قرع قشرة رقيقة
C. pepo. The same shape, colour, and sweet taste as the well-loved regular Delicata, but on much tidier plants. This variety bears up to eight fruits on each plant! Space them closer together for a higher yield. Bush Delicata squash seeds were a 2002 All America Selections Winner with better resistance to powdery mildew than other delicata types. As on any squash, poor pollination sometimes causes plants to abort their fruits. This is when the fruits turn black from the blossom end. To prevent this, be sure to plant pollinator attracting flowers around your squash beds. For this compact bush type, a border of Alyssum will draw in pollinators of all kinds and ensure good fruit set all season long.
Matures in 100 days. (Open-pollinated seeds)
- Up to 8 fruits on each plant
- 2002 AAS-Winner
- Space closer for higher yields
- Open-pollinated seeds
- Matures in 100 days
Cucurbita maxima, C. pepo, & C. moschata
Easy, but all squash plants take up space, and some can be huge.
Season & Zone
Season: Warm season
Exposure: Full sun
Zone: Not winter hardy. Compare the days to maturity to the length of a typical summer in your area. Days to maturity are from transplant date.
Direct sow or transplant in late May or early June once the soil is warm. For transplants, start seeds indoors during the first two weeks of May. Make sure plants are in the ground no later than June 15th. Optimal soil temperature: 25-35°C (77-95°F). Seeds should germinate in 7-14 days.
Sow seeds 2cm (1″) deep. Sow 3 seeds in each spot where you want a plant to grow, and thin to the strongest plant. Space summer squash 45-60cm (18-24″) apart in rows 90-120cm (36-48″) apart. Give winter squash and pumpkins even more room with a minimum of 90-120cm (36-48″) apart in rows 120-180cm (48-72″) apart.
Ideal pH: 6.0-6.8. These big plants need lots of food. Use 1 cup of complete organic fertilizer worked into the soil beneath each plant. All squash grow male flowers first, at later female flowers. The female flowers have tiny fruits at the base of their petals and require pollination by bees mostly. Incomplete pollination often happens at the beginning of the season, and results in misshapen fruits that are withered at the flower end. Just discard these damaged fruits before they begin to rot.. You can encourage bees to your garden by growing Phacelia or Buckwheat for improved pollination.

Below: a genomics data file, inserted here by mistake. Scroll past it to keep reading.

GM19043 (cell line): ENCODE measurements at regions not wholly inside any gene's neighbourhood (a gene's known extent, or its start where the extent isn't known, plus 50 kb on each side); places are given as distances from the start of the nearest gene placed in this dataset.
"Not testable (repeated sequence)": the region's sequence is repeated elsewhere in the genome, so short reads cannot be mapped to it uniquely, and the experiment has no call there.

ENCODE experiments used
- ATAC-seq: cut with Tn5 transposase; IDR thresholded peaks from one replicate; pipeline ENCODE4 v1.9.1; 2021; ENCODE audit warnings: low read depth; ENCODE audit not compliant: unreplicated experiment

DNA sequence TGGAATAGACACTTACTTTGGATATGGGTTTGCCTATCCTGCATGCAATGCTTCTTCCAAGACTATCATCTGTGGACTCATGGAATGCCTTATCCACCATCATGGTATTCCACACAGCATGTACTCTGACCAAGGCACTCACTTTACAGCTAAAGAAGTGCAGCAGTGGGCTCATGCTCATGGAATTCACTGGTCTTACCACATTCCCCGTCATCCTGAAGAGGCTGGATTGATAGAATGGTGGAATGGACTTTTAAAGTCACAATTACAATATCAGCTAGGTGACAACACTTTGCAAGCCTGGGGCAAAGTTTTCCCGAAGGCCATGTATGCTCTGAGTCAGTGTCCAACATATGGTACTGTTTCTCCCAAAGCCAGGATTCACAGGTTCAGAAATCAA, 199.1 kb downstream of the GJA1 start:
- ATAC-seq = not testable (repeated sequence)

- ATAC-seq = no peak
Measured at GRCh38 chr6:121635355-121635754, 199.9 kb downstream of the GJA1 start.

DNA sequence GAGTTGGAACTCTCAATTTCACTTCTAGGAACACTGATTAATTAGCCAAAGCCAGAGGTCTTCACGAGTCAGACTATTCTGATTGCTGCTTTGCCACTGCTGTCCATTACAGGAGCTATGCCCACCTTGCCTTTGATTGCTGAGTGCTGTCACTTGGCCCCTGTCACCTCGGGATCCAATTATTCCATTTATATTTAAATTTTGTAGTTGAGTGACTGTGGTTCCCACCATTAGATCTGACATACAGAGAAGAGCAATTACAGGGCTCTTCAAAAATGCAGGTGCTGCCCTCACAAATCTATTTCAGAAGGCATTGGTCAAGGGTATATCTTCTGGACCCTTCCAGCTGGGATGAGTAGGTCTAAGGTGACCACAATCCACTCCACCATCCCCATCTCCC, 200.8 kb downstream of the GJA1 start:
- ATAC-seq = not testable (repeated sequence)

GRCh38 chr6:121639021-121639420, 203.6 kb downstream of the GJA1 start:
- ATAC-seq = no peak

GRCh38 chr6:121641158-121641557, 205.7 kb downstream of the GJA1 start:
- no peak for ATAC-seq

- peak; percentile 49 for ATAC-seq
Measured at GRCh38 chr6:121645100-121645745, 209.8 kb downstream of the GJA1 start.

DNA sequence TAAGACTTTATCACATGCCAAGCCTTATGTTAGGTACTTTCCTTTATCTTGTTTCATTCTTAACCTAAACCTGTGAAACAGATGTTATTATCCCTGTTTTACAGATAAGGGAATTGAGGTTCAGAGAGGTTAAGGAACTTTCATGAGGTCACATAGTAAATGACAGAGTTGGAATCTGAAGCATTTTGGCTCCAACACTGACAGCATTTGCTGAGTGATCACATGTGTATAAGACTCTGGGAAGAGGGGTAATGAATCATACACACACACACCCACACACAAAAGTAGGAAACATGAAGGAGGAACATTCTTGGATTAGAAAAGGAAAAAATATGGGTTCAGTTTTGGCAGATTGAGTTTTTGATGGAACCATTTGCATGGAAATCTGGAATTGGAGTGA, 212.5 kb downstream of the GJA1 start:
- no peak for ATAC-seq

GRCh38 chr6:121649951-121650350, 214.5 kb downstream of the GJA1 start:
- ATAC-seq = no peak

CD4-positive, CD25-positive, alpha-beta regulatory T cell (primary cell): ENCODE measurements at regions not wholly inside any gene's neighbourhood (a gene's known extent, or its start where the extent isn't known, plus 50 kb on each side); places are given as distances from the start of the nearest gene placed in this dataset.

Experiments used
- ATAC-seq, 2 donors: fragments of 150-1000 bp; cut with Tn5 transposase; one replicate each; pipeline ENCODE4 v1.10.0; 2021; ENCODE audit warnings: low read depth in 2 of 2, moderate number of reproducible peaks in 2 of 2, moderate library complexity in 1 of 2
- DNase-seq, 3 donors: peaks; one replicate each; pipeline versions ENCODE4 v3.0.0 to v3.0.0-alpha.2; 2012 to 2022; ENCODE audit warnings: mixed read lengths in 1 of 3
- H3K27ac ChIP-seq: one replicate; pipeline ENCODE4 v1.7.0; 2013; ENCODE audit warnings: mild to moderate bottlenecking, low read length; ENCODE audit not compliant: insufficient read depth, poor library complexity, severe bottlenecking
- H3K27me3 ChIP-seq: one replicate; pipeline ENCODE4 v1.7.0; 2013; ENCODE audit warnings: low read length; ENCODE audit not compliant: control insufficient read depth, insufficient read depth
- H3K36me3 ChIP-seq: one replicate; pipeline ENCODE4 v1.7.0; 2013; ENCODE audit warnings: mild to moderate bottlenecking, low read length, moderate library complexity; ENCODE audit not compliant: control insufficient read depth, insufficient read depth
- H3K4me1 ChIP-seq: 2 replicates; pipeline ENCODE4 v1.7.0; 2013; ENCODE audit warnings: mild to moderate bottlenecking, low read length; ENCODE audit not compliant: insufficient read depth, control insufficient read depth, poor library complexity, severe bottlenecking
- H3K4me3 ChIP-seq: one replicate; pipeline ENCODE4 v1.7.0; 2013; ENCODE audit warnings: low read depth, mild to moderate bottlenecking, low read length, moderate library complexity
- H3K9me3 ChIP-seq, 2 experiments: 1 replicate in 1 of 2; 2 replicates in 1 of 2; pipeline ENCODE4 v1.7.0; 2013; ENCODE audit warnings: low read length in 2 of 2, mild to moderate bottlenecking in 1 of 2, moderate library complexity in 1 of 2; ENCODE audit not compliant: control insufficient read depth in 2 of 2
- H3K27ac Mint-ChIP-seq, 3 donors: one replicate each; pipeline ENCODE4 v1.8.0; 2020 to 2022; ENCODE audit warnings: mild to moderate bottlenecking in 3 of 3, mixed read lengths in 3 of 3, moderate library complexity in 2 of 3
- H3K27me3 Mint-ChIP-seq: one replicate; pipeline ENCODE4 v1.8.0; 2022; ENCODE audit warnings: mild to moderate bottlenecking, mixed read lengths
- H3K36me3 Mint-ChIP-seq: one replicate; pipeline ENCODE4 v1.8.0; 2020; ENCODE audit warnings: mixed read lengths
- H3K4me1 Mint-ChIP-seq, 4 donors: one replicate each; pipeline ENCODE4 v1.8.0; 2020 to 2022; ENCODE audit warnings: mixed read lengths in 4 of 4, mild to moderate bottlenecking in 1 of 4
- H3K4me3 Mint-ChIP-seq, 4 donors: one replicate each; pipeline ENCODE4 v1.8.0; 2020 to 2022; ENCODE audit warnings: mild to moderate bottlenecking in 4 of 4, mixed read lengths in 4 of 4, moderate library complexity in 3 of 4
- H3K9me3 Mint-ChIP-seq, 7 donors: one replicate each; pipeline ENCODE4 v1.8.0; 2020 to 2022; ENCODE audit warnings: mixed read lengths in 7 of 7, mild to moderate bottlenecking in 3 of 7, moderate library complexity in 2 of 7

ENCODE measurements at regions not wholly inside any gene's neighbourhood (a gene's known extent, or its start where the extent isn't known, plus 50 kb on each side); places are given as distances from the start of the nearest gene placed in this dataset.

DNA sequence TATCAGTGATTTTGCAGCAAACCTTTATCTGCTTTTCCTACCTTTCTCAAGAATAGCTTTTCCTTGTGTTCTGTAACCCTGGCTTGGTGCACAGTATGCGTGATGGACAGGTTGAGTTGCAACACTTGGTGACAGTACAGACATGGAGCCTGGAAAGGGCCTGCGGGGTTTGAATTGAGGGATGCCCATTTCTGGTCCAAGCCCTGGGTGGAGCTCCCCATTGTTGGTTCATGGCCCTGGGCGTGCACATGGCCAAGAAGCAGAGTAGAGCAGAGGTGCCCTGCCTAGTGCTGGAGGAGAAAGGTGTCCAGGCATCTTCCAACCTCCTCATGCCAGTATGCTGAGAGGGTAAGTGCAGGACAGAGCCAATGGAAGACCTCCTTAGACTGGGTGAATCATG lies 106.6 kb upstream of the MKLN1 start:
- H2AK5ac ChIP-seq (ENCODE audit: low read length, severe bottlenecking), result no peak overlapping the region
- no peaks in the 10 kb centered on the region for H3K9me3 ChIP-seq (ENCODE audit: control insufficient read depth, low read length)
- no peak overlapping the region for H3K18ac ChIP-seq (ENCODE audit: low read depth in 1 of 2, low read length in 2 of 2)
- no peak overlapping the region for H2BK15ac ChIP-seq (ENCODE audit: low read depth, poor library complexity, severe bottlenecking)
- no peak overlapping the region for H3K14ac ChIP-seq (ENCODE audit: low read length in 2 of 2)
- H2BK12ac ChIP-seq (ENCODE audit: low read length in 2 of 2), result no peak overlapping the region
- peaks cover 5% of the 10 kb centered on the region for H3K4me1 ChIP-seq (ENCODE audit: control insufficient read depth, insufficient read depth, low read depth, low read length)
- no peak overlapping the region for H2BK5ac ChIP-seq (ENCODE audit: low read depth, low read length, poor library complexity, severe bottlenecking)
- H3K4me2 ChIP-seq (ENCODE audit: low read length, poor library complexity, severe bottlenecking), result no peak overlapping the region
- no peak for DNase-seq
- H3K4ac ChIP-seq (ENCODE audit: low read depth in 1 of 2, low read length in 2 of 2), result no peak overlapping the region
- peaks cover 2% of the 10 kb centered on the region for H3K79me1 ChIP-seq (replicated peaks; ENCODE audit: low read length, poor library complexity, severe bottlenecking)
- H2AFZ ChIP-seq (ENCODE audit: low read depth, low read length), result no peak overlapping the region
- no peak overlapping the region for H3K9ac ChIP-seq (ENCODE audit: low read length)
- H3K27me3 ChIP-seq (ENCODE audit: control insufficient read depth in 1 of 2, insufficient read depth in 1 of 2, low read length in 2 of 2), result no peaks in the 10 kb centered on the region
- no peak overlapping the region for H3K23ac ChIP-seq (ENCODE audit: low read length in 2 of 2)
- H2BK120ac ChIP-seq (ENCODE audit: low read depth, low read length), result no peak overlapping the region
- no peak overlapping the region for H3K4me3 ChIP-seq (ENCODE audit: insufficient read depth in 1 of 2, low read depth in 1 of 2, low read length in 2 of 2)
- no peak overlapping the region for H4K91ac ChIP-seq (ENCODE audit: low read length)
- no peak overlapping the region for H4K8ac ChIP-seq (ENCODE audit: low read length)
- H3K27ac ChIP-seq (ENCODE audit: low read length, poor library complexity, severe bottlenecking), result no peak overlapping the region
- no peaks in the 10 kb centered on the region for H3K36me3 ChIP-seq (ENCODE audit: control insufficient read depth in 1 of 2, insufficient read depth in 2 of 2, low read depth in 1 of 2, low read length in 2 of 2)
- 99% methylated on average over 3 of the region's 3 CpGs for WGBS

Summer Squash: pick when small, if fruit gets big the plant stops producing. Check the plants regularly!
Winter Squash: Fruit is ripe if your thumbnail doesn’t mark the skin and the stem is dry and brown. Cut the stem about 4cm (2″) from the fruit. Squash survive a light frost, but store better if harvested before frost.
Storage: Field-cure for 10 days in the sun, or cure indoors in a warm room for 4 or 5 days. To prevent mould sponge the skins with a solution of 10 parts water to 1 part chlorine bleach. Store at 10-15ºC (50-60ºF) with low humidity with good air circulation. Try on a shelf in the garage.
In optimal conditions at least 80% of seeds will germinate. Usual seed life: 2 years. Per 100′ row: 180 seeds, per acre: 15M seeds.
Diseases & Pests
Bacterial wilt (Erwinia tracheiphila) – Remove an destroy infested plants. If striped or spotted cucumber beetles appear, control as early as possible. Powdery mildew – avoid wetting foliage if possible. Water early in the day so that above ground parts of the plants dry as quickly as possible. Avoid crowding plants and eliminate weeds around plants and garden area to improve air circulation. Viral disease – remove and destroy entire infested plant along with immediately surrounding soil and soil clinging to roots.
Companions: corn, lettuce, melons, peas, and radish. Avoid planting squash near Brassicas or potatoes. Borage is said to improve the growth and flavour of squash. Marigolds and nasturtium repel numerous squash pest insects.
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